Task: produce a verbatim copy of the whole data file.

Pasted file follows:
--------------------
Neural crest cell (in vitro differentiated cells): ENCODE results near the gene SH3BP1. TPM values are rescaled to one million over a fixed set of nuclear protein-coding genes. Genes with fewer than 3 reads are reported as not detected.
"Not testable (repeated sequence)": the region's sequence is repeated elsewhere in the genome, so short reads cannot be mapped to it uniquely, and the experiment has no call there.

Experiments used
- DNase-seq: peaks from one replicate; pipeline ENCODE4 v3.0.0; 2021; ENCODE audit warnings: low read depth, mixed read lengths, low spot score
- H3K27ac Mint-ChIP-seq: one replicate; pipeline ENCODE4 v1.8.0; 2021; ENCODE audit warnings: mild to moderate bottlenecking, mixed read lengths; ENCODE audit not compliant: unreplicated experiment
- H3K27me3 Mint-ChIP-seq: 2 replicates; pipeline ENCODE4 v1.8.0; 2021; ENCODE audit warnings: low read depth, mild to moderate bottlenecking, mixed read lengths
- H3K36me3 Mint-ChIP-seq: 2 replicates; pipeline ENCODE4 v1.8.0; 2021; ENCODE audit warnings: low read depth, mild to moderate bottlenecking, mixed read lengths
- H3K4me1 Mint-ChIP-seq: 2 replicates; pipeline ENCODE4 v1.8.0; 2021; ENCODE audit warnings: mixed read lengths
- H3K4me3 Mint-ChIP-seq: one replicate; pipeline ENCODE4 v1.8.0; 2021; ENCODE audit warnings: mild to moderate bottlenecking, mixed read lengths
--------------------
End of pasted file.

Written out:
Neural crest cell (in vitro differentiated cells): ENCODE results near the gene SH3BP1. TPM values are rescaled to one million over a fixed set of nuclear protein-coding genes. Genes with fewer than 3 reads are reported as not detected.
"Not testable (repeated sequence)": the region's sequence is repeated elsewhere in the genome, so short reads cannot be mapped to it uniquely, and the experiment has no call there.

Experiments used
- DNase-seq: peaks from one replicate; pipeline ENCODE4 v3.0.0; 2021; ENCODE audit warnings: low read depth, mixed read lengths, low spot score
- H3K27ac Mint-ChIP-seq: one replicate; pipeline ENCODE4 v1.8.0; 2021; ENCODE audit warnings: mild to moderate bottlenecking, mixed read lengths; ENCODE audit not compliant: unreplicated experiment
- H3K27me3 Mint-ChIP-seq: 2 replicates; pipeline ENCODE4 v1.8.0; 2021; ENCODE audit warnings: low read depth, mild to moderate bottlenecking, mixed read lengths
- H3K36me3 Mint-ChIP-seq: 2 replicates; pipeline ENCODE4 v1.8.0; 2021; ENCODE audit warnings: low read depth, mild to moderate bottlenecking, mixed read lengths
- H3K4me1 Mint-ChIP-seq: 2 replicates; pipeline ENCODE4 v1.8.0; 2021; ENCODE audit warnings: mixed read lengths
- H3K4me3 Mint-ChIP-seq: one replicate; pipeline ENCODE4 v1.8.0; 2021; ENCODE audit warnings: mild to moderate bottlenecking, mixed read lengths